In an interview at the Ritz Carlton hotel in Washington, D.C., this weekend, Red Apple Group CEO John Catsimatidis told The Real Deal he’s not ready to say whether he’s running for mayor until a certain prominent Democrat makes a move first.
“If Hillary runs, I won’t,” Catsimatidis said on Saturday, one day after Donald Trump was sworn in as President of the United States.
Based on what he said were personal conversations with former Secretary of State Hillary Clinton, Catsimatidis believes she really is considering a run.
“I spoke to her about it but she didn’t indicate or signal to me [whether she would run]. She didn’t say never, she didn’t say no. In my personal opinion it’s 50-50.”
If he ran for mayor again, Catsimatidis, who lost in the Republican primary in 2013, would square off against Paul Massey, the former commercial brokerage magnate who posted $1.6 million in campaign fundraising last month. But Massey will struggle with name recognition, Catsimatidis said.
“Nice man. I have nothing against him,” he said. “If you stop 100 people at 57th Street and Third Avenue and say the words, ‘Paul Massey,’ one percent will know, maybe.”
In 2013, the billionaire Gristedes owner self-financed much of his primary quest to beat out eventual Republican nominee Joe Lhota, but fell more than 7,000 votes short.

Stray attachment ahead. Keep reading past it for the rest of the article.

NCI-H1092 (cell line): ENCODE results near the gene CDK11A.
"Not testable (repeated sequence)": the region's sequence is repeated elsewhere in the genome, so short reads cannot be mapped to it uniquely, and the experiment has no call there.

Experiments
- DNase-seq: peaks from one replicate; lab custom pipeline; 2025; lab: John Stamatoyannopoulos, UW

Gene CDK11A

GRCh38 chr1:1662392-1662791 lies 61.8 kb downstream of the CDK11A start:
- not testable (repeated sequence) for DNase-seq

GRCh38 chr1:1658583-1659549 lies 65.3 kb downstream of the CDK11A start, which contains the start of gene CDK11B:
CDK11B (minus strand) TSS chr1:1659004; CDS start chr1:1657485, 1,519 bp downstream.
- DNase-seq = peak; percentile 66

“I know my mistakes, I know what I did wrong,” he said. “If I would have stayed in, I had the Liberal Party nomination, I would have gotten half of Joe Lhota’s votes….I’m highly confident Bill Clinton would have put his arm around me … I would have come close to [Mayor Bill] de Blasio.”
In early January, news outlets, citing anonymous sources, reported that Clinton might be weighing a run for mayor. Since then, other prominent Democrats such as de Blasio and Center for American Progress head Neera Tanden have cast doubts on the prospect, with Tanden, who worked on her 2016 presidential campaign, saying Clinton was not likely to run for any elective office ever again.
Catsimatidis is a long-time Clinton associate and fundraiser, and served as a member of Clinton’s finance team during her 2008 run for president. Although he donated to Hillary Clinton’s campaign in 2016, he also gave substantially to Donald Trump, throwing $50,000 into his joint Republican Party fundraising committee.